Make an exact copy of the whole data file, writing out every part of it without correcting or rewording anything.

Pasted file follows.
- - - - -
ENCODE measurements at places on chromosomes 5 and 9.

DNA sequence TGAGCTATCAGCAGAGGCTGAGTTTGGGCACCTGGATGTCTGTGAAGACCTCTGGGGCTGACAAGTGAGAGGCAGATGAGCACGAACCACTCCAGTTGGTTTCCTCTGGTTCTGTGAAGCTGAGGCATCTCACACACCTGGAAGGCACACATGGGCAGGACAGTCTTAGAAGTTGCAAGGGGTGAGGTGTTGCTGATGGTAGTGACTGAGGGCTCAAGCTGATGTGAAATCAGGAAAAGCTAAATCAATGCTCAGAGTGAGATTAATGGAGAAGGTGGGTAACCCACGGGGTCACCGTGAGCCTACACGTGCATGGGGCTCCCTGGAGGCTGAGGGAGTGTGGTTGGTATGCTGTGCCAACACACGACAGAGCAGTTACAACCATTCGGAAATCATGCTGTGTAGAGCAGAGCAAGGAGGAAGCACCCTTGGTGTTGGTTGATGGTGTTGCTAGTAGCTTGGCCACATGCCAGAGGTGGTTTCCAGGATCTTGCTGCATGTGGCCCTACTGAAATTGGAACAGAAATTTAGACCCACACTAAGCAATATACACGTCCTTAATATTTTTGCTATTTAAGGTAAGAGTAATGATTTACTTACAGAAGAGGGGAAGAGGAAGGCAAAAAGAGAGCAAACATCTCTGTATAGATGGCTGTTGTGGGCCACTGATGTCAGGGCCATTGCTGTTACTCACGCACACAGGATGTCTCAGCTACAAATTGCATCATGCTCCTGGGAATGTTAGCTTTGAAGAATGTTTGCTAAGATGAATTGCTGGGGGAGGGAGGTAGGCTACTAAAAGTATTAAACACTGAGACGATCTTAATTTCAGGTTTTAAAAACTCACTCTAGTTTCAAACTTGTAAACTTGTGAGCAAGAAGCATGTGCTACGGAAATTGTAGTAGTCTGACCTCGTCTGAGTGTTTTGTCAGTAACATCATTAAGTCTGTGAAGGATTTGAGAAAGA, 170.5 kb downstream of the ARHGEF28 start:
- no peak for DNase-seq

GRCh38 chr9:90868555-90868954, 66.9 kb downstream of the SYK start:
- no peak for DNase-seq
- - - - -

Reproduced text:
ENCODE measurements at places on chromosomes 5 and 9.

DNA sequence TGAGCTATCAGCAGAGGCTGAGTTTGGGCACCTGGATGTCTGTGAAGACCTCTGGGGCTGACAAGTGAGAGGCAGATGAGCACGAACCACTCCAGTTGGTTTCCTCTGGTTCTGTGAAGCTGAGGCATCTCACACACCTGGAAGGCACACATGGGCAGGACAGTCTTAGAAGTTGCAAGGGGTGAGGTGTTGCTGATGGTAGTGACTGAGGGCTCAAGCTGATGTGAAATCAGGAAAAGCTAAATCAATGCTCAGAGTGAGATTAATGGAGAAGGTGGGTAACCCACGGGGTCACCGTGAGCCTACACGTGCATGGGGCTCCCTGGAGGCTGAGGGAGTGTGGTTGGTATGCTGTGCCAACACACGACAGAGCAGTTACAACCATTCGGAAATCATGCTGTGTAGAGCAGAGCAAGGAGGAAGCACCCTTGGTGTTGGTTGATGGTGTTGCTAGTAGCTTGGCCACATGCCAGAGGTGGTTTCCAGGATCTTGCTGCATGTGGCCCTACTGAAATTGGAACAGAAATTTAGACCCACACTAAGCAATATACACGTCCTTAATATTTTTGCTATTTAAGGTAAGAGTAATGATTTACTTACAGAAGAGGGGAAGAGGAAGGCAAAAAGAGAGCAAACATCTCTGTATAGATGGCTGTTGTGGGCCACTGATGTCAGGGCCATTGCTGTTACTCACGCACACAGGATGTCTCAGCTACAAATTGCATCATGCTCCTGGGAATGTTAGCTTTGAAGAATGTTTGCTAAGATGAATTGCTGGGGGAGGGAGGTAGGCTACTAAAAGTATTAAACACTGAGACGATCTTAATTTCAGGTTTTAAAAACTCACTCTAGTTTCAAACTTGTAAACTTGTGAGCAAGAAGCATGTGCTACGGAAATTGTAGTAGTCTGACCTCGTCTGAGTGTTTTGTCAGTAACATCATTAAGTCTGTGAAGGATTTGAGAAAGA, 170.5 kb downstream of the ARHGEF28 start:
- no peak for DNase-seq

GRCh38 chr9:90868555-90868954, 66.9 kb downstream of the SYK start:
- no peak for DNase-seq